Adjustment problems among soviet immigrants at risk, Part 2: Emotional distress among elderly Soviet immigrants during the Gulf War

J. Mirsky, M. Barasch

Research output: Contribution to journalArticlepeer-review

9 Scopus citations

Abstract

The nature and components of emotional distress under the threefold stress-old age, immigration and war-were studied in a group of 170 elderly Soviet immigrants in two settings-a mental health hotline for Soviet immigrants and an outreach project to immigrants deemed at risk. Most of the subjects reported distress during and following the war. Outreach subjects reported lower levels of distress determined by emotional factors and were much more concerned with objective problems related to immigration. In contrast, the predominant determinants of the hotline subjects' distress were emotional reactions related to the war. Among the emotional reactions, anxiety reactions were the most common symptom among women, while depressive reactions were more characteristic of men. Identified risk factors for emotional distress in men included prior experience with acute stress (Chernobyl accident) and living within an extended family. Academic education was identified as a resilience factor for women. No factors were identified that related to emotional distress combined with active help seeking behavior. This finding is particularly important in the context of primary and secondary prevention with Soviet immigrants.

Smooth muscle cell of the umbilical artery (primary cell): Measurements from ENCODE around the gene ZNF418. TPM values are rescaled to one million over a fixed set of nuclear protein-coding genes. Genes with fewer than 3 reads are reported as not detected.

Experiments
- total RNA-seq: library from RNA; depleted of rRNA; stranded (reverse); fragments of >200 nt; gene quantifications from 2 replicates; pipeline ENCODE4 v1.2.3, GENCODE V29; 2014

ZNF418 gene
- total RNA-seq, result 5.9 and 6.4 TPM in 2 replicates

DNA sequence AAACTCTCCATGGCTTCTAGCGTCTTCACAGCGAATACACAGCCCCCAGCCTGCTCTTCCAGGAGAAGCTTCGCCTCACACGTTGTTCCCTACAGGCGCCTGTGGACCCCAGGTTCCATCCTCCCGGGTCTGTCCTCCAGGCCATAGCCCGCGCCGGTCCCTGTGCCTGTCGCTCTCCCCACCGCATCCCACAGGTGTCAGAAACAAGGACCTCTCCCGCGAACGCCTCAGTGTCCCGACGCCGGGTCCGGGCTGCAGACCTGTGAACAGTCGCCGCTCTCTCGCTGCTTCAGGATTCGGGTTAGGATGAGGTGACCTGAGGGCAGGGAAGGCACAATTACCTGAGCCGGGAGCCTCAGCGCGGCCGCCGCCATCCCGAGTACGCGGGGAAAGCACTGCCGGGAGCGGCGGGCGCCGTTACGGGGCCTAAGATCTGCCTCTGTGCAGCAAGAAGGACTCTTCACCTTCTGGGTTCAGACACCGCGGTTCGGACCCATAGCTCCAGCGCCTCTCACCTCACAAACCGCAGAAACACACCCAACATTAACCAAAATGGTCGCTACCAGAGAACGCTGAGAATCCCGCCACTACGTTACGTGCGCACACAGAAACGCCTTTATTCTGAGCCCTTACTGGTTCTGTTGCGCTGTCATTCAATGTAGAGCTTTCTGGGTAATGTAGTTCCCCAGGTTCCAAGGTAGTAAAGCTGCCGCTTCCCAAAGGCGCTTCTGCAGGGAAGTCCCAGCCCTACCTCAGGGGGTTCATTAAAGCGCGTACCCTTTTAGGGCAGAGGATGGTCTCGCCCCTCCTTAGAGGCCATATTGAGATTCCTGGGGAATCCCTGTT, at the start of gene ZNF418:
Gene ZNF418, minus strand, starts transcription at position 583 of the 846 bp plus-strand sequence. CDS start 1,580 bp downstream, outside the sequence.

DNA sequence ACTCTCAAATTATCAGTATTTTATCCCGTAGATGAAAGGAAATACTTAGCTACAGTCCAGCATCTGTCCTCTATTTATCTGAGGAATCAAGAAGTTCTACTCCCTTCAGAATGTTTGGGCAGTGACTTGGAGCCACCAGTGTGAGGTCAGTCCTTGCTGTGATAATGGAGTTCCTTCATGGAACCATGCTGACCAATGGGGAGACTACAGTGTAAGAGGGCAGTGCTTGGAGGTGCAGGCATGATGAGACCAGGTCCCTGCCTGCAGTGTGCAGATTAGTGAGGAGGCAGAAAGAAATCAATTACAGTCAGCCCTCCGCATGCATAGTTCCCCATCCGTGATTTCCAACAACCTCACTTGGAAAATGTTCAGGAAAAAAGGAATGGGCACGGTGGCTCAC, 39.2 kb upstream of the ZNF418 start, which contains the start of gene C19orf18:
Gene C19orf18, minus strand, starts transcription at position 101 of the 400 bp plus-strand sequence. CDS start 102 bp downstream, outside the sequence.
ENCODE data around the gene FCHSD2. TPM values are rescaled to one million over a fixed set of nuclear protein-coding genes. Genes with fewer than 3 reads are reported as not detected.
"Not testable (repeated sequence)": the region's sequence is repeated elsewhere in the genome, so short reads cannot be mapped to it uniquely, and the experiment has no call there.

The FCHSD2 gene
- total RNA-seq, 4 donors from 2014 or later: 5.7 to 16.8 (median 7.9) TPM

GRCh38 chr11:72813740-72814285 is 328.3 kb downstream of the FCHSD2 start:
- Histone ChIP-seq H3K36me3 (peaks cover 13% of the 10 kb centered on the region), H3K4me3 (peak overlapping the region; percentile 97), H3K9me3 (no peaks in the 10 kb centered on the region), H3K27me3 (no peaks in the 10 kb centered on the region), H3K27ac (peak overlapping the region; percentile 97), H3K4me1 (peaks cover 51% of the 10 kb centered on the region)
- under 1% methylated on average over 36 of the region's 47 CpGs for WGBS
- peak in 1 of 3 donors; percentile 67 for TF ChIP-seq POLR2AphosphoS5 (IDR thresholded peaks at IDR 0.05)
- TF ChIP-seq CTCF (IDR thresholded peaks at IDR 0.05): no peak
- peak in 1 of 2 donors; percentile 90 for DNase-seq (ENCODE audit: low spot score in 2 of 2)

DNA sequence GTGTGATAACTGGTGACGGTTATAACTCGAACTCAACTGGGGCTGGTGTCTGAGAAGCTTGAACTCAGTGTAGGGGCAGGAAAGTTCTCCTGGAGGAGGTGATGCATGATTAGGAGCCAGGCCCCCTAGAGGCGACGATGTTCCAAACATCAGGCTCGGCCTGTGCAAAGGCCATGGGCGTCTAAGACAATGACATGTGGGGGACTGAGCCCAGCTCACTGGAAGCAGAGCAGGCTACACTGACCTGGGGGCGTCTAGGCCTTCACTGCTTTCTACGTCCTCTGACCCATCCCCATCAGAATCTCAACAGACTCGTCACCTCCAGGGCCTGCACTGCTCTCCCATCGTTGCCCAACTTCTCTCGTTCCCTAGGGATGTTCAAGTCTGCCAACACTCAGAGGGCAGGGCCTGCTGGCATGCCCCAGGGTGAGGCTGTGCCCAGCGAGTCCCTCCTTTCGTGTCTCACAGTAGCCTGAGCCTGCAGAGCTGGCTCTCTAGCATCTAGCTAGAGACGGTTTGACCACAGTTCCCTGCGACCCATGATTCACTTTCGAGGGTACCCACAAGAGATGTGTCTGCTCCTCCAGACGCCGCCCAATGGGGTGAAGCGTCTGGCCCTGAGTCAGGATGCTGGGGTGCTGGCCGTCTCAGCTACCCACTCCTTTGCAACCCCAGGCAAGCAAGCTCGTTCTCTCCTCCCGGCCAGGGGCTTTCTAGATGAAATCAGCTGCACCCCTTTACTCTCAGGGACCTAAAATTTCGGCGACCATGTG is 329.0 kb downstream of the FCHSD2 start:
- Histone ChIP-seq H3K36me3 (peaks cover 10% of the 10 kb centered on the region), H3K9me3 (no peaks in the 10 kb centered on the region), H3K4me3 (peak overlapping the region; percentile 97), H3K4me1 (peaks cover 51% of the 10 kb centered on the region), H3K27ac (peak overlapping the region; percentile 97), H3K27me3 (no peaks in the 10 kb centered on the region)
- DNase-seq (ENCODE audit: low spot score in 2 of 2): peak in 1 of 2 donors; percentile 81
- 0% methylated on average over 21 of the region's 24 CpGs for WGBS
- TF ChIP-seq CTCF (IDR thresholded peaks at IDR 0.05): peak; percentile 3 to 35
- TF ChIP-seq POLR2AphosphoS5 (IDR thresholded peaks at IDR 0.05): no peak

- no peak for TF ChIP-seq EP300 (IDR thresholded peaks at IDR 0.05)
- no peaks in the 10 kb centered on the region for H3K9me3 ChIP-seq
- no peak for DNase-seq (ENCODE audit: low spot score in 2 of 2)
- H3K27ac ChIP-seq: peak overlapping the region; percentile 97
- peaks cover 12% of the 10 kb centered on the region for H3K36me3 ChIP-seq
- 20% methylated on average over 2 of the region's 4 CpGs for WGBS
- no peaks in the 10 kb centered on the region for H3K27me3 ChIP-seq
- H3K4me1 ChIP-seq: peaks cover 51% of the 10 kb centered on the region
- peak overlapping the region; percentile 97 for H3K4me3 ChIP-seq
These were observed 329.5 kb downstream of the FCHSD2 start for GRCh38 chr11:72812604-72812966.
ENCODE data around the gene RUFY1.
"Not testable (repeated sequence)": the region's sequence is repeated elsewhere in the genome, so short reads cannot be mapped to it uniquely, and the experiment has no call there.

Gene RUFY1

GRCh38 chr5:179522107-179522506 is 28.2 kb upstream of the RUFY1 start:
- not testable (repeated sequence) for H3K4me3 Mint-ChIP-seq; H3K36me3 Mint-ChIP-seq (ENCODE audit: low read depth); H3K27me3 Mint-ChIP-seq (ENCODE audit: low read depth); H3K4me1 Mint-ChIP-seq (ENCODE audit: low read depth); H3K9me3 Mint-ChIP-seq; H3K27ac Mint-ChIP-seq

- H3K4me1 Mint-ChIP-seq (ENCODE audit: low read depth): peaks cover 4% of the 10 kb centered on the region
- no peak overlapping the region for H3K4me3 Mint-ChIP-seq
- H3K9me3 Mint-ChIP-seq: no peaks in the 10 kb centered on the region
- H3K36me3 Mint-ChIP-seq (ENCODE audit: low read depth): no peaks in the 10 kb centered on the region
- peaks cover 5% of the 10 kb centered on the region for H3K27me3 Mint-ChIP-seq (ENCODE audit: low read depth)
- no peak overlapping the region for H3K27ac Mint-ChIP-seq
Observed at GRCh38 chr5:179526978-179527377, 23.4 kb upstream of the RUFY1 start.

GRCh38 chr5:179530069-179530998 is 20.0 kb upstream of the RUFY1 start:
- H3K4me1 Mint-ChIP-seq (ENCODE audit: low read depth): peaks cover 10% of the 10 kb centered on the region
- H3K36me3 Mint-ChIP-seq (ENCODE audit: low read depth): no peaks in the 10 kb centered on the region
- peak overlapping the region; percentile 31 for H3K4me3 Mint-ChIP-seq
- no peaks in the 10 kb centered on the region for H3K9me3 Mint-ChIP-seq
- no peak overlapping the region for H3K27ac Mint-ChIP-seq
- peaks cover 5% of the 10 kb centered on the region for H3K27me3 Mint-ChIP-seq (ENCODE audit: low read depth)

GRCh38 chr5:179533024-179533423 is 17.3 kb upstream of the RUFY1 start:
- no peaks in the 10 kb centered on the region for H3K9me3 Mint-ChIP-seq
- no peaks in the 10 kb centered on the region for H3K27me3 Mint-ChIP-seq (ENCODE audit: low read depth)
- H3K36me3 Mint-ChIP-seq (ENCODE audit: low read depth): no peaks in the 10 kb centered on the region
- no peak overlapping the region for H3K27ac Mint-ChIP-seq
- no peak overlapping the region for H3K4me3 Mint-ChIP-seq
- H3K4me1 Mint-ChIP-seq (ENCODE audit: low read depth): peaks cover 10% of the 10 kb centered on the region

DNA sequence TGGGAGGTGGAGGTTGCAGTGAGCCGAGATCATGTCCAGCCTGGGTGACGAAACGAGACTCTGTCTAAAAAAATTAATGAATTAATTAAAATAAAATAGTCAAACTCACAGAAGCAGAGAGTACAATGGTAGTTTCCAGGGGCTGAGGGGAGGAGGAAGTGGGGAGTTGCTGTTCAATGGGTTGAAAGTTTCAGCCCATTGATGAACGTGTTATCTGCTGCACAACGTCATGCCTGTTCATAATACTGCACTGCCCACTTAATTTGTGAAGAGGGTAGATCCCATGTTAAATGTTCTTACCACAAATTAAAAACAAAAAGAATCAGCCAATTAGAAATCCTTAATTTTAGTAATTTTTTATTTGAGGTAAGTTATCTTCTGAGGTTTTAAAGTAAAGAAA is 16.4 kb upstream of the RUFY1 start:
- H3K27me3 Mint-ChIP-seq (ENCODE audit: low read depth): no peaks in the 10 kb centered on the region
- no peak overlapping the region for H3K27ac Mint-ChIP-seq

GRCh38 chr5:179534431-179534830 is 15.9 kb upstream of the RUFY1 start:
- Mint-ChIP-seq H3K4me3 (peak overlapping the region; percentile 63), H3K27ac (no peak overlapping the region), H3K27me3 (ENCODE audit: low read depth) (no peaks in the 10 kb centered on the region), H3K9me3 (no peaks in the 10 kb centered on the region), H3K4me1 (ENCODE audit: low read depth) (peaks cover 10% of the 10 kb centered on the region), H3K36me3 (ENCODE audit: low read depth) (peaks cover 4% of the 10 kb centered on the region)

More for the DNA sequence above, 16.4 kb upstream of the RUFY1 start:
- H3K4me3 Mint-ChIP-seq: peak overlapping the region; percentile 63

Original languageEnglish
Pages (from-to)233-243
Number of pages11
JournalIsrael Journal of Psychiatry and Related Sciences
Volume30
Issue number4
StatePublished - 1 Jan 1993
Externally publishedYes

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